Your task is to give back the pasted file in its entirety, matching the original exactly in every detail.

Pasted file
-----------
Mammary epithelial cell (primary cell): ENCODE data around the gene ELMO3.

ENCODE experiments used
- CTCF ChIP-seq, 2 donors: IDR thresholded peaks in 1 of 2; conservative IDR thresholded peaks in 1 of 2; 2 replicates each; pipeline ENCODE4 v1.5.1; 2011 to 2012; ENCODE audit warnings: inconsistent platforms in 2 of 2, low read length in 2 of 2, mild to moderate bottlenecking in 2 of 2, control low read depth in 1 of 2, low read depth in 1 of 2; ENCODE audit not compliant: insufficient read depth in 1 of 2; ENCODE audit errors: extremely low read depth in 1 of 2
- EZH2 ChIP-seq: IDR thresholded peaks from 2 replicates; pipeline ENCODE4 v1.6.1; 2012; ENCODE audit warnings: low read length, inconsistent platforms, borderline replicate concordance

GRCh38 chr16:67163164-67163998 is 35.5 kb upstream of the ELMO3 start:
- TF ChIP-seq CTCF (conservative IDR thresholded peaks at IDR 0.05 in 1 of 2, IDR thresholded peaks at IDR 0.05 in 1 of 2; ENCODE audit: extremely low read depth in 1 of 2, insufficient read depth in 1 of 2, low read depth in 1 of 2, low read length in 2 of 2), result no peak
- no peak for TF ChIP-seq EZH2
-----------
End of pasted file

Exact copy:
Mammary epithelial cell (primary cell): ENCODE data around the gene ELMO3.

ENCODE experiments used
- CTCF ChIP-seq, 2 donors: IDR thresholded peaks in 1 of 2; conservative IDR thresholded peaks in 1 of 2; 2 replicates each; pipeline ENCODE4 v1.5.1; 2011 to 2012; ENCODE audit warnings: inconsistent platforms in 2 of 2, low read length in 2 of 2, mild to moderate bottlenecking in 2 of 2, control low read depth in 1 of 2, low read depth in 1 of 2; ENCODE audit not compliant: insufficient read depth in 1 of 2; ENCODE audit errors: extremely low read depth in 1 of 2
- EZH2 ChIP-seq: IDR thresholded peaks from 2 replicates; pipeline ENCODE4 v1.6.1; 2012; ENCODE audit warnings: low read length, inconsistent platforms, borderline replicate concordance

GRCh38 chr16:67163164-67163998 is 35.5 kb upstream of the ELMO3 start:
- TF ChIP-seq CTCF (conservative IDR thresholded peaks at IDR 0.05 in 1 of 2, IDR thresholded peaks at IDR 0.05 in 1 of 2; ENCODE audit: extremely low read depth in 1 of 2, insufficient read depth in 1 of 2, low read depth in 1 of 2, low read length in 2 of 2), result no peak
- no peak for TF ChIP-seq EZH2